I am dealing with a non-trivial Riemannian metric $H$ defined on a particular subset of Euclidean space ($E \subset \mathbb{R}^n$). I was able to show the Riemannian manifold $(E,H)$ is geodesically complete. I am interested in finding a geodesic that connects arbitrary points. I think this is accomplished via the shooting method...

I was wondering if there were any libraries, preferably in Matlab or Python, dedicated to numerically computing geodesics on manifolds. I rather not re-invent the wheel and instead take advantage of some (hopefully) library with a dedicated community for fixing bugs and adding cool features I haven't thought of.

ManOpt is a great library, but the Manifold object assumes that you have the exponential map readily available. In my case, I do not. I only have a closed-form expression of the Riemannian metric.

I attempted at doing this myself but ran into many difficulties. First, the resulting geodesic ODE seems to be stiff, and hence Ode45 isn't useful. I found that other ODE solvers for stiff equations work nice (to an extent...), but frankly, I'm dealing with stuff I just don't understand. I want a library written by people who do understand these issues. Not to mention, trying to implement the shooting method for solving 2-point boundary problems for the geodesic will be quite difficult.

I would appreciate any help with this.

  • $\begingroup$ It's not obvious to me that shooting is the best way to do this. A blunt way would be to approximate the geodesic as piecewise linear, take as your initial guess the straight line from start to endpoint, and do some numerical optimization for the intermediate points. You could use the built-in optimization routines in scipy for that part. You'll need to apply some quadrature rule in each sub-interval. No need to involve an ODE solver at all. $\endgroup$ Mar 9 at 6:16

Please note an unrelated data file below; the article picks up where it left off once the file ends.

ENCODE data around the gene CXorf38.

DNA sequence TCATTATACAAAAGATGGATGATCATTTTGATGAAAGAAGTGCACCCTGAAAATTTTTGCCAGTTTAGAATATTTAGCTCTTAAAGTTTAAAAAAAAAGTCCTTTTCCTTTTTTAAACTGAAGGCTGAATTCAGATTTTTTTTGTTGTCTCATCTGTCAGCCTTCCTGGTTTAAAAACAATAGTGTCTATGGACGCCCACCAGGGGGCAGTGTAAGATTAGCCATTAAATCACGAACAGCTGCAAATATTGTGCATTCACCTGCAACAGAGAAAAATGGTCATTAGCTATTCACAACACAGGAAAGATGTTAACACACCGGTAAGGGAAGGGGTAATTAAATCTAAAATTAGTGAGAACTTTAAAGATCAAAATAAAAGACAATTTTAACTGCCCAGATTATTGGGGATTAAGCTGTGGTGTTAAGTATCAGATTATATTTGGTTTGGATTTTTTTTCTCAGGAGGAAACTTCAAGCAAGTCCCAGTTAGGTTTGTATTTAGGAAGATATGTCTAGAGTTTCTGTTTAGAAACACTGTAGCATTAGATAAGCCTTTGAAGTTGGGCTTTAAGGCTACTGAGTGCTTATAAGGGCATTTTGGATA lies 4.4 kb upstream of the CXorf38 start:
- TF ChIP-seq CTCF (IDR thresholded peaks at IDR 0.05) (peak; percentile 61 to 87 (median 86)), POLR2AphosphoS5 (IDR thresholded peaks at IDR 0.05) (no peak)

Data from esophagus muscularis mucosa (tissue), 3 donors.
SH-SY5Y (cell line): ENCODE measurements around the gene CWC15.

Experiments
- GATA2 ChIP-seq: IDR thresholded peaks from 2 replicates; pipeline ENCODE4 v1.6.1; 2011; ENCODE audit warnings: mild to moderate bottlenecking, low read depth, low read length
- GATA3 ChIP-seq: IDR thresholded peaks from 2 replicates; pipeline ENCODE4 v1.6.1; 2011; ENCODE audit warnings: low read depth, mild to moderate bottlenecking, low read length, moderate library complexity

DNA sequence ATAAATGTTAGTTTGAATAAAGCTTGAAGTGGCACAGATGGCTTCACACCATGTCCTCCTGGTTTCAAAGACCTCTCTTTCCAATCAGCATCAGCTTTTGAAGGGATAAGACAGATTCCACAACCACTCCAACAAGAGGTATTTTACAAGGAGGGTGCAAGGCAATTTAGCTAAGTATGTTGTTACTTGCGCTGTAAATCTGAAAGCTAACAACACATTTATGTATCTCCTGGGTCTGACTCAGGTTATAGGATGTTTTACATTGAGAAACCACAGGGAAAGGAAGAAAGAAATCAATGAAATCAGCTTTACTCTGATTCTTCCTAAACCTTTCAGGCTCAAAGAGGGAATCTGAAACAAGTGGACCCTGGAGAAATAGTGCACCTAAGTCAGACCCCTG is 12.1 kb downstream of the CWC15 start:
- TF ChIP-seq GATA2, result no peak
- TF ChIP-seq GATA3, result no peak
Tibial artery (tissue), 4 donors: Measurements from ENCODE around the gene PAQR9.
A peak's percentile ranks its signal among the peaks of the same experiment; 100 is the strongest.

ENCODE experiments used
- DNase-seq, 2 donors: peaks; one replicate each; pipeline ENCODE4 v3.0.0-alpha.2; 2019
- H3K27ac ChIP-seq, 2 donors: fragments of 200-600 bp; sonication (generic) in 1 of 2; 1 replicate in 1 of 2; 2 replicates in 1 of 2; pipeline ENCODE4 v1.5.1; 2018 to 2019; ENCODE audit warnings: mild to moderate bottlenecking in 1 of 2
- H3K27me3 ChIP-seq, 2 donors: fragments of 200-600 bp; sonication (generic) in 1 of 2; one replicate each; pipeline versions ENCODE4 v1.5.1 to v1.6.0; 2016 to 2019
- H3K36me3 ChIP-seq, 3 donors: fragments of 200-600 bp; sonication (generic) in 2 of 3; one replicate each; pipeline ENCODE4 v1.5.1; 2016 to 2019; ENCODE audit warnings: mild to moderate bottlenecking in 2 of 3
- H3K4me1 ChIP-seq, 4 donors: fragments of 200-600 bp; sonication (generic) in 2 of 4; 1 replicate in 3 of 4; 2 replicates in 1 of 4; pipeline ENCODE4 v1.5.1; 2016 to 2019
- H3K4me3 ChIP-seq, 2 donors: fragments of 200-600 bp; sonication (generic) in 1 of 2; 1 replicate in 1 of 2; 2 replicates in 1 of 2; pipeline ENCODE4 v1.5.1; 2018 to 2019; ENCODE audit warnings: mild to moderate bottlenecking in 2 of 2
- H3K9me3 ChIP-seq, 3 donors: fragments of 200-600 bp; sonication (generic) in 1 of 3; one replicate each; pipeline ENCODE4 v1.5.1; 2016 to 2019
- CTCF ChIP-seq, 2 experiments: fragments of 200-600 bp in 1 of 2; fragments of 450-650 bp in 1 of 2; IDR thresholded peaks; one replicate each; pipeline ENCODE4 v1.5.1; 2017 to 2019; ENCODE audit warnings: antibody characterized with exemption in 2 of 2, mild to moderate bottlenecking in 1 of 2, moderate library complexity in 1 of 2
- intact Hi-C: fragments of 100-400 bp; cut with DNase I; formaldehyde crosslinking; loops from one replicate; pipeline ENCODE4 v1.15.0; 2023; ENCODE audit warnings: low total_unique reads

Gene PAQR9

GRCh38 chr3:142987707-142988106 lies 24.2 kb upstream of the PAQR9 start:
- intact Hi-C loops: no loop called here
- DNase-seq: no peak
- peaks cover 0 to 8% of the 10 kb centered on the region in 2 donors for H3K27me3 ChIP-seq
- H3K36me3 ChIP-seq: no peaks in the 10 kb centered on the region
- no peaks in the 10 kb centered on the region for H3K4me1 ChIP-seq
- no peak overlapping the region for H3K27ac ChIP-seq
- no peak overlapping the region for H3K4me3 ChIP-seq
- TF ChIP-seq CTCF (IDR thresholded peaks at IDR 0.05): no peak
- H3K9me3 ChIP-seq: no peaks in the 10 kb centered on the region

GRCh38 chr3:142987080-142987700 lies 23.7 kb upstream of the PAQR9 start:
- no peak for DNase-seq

• $\begingroup$ The people who deal with a very related problem are the ones planning trajectories for space craft: They know start and end points, and need to know how to get from one to the other. I don't know that field well, but it is quite possible that they have tools that get you 90% there. $\endgroup$ Mar 9 at 17:24
  • $\begingroup$ @WolfgangBangerth Hey you just described just the exact field I am in :) The field is called optimal control theory. However, optimal control theory imo is more complicated than the problem I'm dealing with. $\endgroup$ Mar 9 at 17:30

1 Answer 1


This problem appears under a different guise in computational chemistry: finding a reaction path along two prescribed points of a free energy surface. It is possible (I have done this) to readily adapt numerical methods from chemistry [1,2] to compute geodesics by changing the notions of orthogonality and length by their Riemannian counterparts where appropriate.

[1] A. Ulitsky and R. Elber, “A new technique to calculate steepest descent paths in flexible polyatomic systems,” J. Chem. Phys., vol. 92, no. 1990, pp. 1510–1510, 1990, doi:10.1063/1.458112.

[2] L. Maragliano, A. Fischer, E. Vanden-Eijnden, and G. Ciccotti, “String method in collective variables: Minimum free energy paths and isocommittor surfaces,” J. Chem. Phys., vol. 125, no. 2, p. 024106, Jul. 2006, doi:10.1063/1.2212942.


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